The art in this comic is, as expected from Gleason, stunning.
Gleason has a couple murky spots where the quest for cool shots, neat layouts, and fast-paced storytelling don’t quite come together, such as when the invaders from Gemworld face off with Jinny Hex or the twelve-panel Robin punch-up. In the context of the story flow, however, those moments smooth out. The Jinny spot leads to Robin’s debut and the punch-up begins and ends with a larger visual presentation of Robin’s opponent, assuring the reader that it was the same character through all twelve boxes, but, unfortunately, if you’re not Gemworld-literate, you might not know exactly who that character is.
Those spots are, like I said, couched in context, so clarity is delivered through reading, as it should be. Thankfully, Gleason’s art is so clean and energetic throughout the story that those two bits are easily absorbed into the grandiose visuals throughout and may, ultimately, be nowhere near as distracting to a majority of other readers.
Gleason’s range is showcased in this comic, from the vehicles in traffic to the explosion of Gemworld invaders to the dramatic splash-page debut of Tim Drake and the quiet conversation on the bustling streets of Metropolis between Tim and Cassie. Gleason adds texture to the rusting exterior of Jinny Hex’s pickup truck, folds to the tablecloths in the nearby restaurant, and magnificent page layouts to Impulse’s dynamic rescue of a kid, a baby, cats, and a girl. The last scene is a brilliant example of how to set motion through static images with one of the most energetic characters in comic book history. And, if you study that one spread, you’ll see a city turned upside-down in battle, and nine other combatants bursting forth, equally in motion, but nowhere near as zippy as Bart Allen.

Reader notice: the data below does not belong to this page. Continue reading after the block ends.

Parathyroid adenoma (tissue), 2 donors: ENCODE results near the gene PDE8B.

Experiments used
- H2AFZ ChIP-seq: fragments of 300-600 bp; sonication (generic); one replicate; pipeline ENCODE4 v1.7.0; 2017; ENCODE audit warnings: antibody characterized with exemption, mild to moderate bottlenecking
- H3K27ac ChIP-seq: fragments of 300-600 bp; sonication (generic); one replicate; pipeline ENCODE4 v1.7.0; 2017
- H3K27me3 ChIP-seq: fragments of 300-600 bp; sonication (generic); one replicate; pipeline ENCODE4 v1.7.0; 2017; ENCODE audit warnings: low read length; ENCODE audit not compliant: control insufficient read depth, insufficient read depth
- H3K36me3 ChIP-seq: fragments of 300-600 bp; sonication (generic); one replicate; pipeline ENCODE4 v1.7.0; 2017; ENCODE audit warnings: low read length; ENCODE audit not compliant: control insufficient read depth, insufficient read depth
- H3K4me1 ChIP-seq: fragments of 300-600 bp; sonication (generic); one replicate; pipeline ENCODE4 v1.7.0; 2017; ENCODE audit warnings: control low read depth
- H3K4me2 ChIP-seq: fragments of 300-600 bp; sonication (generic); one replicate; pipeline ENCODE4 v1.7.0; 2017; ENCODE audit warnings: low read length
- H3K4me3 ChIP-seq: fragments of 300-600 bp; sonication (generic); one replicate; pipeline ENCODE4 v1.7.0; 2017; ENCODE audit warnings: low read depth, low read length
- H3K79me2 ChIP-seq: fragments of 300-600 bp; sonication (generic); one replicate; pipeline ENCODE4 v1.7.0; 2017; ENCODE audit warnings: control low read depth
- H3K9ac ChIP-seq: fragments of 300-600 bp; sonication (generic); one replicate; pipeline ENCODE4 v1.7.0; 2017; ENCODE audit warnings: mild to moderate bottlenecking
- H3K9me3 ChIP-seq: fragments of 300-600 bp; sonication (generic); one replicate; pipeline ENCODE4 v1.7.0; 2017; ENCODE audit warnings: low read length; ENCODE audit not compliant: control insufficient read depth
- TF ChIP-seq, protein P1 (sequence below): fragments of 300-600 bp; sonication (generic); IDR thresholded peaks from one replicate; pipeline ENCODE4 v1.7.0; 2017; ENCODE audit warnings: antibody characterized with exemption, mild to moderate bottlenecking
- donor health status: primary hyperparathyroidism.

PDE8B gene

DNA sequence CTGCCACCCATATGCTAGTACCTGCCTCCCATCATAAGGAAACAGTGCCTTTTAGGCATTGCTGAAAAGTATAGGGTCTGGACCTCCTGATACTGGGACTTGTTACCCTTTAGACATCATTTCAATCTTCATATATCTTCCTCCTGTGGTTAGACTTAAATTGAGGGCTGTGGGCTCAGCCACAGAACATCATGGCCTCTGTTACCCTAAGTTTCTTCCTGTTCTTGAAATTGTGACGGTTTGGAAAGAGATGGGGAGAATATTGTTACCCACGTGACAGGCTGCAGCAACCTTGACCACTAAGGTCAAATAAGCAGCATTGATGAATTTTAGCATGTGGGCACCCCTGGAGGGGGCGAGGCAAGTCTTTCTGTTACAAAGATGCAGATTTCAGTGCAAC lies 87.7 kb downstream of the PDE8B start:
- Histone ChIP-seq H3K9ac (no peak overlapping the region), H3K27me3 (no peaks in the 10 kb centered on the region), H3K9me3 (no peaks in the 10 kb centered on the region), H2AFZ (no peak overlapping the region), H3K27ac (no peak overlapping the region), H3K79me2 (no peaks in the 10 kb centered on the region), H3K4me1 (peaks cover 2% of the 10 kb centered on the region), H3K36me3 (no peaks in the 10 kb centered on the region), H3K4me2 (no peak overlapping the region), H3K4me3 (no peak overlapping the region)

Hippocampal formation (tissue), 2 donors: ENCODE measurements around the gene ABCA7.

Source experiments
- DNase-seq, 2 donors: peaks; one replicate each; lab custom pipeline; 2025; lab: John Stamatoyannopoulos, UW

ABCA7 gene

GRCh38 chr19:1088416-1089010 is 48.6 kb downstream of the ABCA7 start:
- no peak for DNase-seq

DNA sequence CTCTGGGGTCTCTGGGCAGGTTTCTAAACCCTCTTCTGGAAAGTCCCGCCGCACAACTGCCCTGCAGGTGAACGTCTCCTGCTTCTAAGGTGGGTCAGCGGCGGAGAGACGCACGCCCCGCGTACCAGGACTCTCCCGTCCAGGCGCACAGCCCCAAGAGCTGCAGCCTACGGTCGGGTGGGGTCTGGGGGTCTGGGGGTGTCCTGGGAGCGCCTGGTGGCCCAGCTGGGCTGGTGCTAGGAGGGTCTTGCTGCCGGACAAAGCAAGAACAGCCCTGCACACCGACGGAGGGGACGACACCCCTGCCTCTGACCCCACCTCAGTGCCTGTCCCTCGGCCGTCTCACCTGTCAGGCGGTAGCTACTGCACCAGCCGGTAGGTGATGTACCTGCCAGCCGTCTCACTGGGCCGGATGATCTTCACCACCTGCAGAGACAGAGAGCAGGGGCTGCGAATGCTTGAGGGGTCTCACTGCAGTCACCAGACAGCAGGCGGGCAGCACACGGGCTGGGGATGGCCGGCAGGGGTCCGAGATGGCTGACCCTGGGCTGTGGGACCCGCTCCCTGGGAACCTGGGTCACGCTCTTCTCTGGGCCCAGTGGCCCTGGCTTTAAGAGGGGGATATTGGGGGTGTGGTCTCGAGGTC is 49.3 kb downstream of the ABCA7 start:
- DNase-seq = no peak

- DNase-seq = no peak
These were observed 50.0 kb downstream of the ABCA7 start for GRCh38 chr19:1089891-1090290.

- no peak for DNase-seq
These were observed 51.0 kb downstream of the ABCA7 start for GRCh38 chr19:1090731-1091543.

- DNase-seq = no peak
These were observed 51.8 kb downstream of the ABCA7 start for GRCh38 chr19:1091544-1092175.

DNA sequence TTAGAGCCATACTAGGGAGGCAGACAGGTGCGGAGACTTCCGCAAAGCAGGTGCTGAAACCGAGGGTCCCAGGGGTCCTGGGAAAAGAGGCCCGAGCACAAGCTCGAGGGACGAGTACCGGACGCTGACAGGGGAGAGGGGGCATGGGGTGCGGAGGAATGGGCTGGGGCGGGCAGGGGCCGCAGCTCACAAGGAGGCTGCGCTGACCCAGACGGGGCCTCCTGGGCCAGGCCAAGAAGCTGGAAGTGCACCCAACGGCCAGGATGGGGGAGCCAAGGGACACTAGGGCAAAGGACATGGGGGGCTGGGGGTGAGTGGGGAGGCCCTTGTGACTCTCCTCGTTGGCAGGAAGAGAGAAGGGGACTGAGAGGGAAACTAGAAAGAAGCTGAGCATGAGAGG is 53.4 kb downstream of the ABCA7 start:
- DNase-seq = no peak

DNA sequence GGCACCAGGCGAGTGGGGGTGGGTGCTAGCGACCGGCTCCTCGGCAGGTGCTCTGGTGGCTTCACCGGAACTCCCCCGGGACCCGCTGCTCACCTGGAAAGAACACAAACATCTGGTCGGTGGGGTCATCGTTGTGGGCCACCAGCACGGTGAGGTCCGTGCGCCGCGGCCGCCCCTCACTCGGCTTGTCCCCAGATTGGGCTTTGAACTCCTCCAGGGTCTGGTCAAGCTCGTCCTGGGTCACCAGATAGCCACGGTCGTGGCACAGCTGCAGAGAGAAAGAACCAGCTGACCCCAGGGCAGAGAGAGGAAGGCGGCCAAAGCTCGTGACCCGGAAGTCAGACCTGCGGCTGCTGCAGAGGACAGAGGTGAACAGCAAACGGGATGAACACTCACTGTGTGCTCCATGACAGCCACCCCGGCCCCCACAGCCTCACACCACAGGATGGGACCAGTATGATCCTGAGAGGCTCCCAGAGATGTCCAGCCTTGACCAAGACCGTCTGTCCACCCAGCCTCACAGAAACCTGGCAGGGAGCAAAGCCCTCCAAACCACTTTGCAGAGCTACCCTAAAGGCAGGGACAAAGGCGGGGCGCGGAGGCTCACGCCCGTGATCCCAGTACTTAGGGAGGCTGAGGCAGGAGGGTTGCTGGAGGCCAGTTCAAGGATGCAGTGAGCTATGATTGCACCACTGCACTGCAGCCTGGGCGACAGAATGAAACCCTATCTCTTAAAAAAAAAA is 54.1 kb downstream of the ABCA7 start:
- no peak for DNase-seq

I could go on and on about Gleason’s work in this comic, from his ability to deliver different, unique characters completely immune to the dreaded comic book sameface disease to his intricate designs for everything from the Gemworlders to Tim Drake’s motorcycle jacket. Gleason is a modern master, who is clearly having fun with this issue, so much so, that I like to thin he’s smiling as widely as Impulse on the spread I mentioned at the start of this review.